A memorial to, and attempted recreation of, the former capitol of the Cherokee nation (before it was uprooted and moved west during by President Andrew Jackson‘s trail of tears — one of the more disturbing events in US history).
I have very mixed feelings about places like this. On one hand, its good to see the dirty linen being laid out in the open, an attempt at some sort of ‘mea culpa‘ by the people of Georgia (yes our forefathers were dirt bags) … on the other hand, it’s a state park, and this benefits the state of Georgia and helps bring tourist dollars to the area. Because, let’s be real, the state of Georgia, and the ‘founders’ of the town of Calhoun, GA are the same people who eradicated the town in the fist place (of course with the help of Jackson, everyone’s favorite president–NOT!) and while I’m glad they built/are building this place, and I doubt it’s much of a money maker… I question the motives that created it as much as I appreciate the results.What I would have liked to see but didn’t (which does not mean it isn’t happening, just that it wasn’t front and center in the museum) evidence that tribal elders are somehow involved in this site, etc.
However, that said…
The New Echota site and museum is open Thurs-Sat, the web site says it’s open on Wednesdays, but the one time I went there on that day it was closed. The visitor’s center includes a small museum, and a 17 minute movie (also visible here) but most of it is outdoors, where they have tried to recreate some of what was there, and you are left to walk it alone at your own pace (as such, it’s better for a nice weather excursion). It’s a Georgia State park and marks some of the land that was supposedly the location of the national Capitol of the Cherokee nation before they were forcibly removed during the Trail of Tears. Counter to the Hollywood stereotype, they lived in western type wood homes, grew crops, had their own written language developed by Sequoyah, their own newspaper which had a world wide distribution (according to the docent), and literacy within the nation actually was higher than among the surrounding white communities (but at the time that wasn’t all that hard to achieve). During my second visit there (when it was open) It was Spring Break for a lot of the schools around the country, so there were a lot of kids and parents even though it was mid week.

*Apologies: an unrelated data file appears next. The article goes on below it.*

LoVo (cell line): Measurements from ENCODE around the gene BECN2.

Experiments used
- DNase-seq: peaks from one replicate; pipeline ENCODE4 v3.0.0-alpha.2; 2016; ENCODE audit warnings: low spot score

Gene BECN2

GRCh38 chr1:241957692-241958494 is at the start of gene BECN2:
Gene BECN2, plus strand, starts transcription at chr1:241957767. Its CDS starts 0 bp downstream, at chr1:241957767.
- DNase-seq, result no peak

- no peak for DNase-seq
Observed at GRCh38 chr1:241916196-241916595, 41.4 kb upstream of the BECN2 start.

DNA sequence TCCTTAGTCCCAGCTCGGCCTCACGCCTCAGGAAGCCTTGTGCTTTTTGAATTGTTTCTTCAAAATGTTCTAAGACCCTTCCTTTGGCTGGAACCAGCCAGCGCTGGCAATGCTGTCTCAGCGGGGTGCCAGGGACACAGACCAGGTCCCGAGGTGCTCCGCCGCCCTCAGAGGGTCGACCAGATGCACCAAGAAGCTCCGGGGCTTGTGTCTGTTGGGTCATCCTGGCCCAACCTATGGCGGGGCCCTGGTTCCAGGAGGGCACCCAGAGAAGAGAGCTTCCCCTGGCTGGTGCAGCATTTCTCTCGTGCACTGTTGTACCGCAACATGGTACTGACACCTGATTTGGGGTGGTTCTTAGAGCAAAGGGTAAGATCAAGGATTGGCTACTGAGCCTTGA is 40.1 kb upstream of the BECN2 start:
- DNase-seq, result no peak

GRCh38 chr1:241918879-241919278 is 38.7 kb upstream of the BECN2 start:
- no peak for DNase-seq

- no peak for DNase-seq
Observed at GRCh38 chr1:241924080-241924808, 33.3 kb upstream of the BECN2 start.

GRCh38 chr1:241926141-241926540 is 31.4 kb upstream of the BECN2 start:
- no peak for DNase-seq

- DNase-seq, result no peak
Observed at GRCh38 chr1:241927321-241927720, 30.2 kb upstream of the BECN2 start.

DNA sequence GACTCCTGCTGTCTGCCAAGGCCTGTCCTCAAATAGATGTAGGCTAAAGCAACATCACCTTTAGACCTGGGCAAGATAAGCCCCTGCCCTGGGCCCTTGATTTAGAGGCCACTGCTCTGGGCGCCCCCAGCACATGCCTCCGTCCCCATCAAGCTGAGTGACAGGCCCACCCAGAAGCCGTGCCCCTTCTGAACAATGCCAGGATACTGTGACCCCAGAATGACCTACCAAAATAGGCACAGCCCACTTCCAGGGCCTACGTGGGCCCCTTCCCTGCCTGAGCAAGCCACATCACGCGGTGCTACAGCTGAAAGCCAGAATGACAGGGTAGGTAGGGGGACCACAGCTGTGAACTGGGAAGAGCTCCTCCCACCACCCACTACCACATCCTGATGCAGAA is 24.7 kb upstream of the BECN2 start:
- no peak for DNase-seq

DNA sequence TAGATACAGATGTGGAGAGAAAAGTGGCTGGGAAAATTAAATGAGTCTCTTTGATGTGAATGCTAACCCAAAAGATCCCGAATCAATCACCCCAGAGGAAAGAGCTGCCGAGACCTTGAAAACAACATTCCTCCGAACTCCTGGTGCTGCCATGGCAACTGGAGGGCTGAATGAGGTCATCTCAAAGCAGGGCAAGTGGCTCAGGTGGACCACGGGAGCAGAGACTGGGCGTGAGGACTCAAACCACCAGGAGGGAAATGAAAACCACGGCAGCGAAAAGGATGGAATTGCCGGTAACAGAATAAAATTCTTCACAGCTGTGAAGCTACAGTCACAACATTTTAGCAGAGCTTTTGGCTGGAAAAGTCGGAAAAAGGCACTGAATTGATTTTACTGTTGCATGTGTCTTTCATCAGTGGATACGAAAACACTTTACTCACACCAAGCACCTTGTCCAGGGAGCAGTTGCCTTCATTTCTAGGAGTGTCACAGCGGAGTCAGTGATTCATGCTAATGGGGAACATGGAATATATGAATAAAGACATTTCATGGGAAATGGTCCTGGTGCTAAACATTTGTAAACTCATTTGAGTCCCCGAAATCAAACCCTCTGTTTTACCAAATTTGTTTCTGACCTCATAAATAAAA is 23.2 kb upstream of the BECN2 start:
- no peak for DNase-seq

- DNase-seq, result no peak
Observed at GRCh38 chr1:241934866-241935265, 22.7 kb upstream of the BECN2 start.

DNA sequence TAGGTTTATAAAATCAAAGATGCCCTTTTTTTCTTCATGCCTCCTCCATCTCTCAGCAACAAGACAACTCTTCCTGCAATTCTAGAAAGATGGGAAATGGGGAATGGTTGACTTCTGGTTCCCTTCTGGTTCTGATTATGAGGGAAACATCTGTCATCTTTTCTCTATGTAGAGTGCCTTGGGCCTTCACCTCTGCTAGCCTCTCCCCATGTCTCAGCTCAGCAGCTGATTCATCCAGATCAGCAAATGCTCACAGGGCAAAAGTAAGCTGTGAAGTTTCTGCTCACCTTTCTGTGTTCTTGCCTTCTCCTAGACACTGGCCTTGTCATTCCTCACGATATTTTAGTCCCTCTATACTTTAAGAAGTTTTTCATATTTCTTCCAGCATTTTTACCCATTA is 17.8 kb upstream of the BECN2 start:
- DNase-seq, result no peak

Essentially its part of the land that they historically know the town was built on, and they’ve managed to rebuild a few of the building, etc., except for the home of the local missionary, which I believe may still be the original although massively refurbished. According to the docent the most accurate re-building is the printing house, because the soldiers who destroyed it had thrown all the metal print blocks out the windows before burning the place, and when archeologists did a dig they found them marking an almost perfect square on the ground. In addition the state’s historian had found that the missionary had sent in highly detailed requests for what had been needed to build the place, so that there are records of how many nails, sheets of wood, dimensions, etc.
One of the really cool things about the place is there’s a website they’ve created with a narrated walking tour for almost every building on the site that you can load to your smartphone/tablet at the ‘entrance building’, and then pull up each description when you reach that particular building.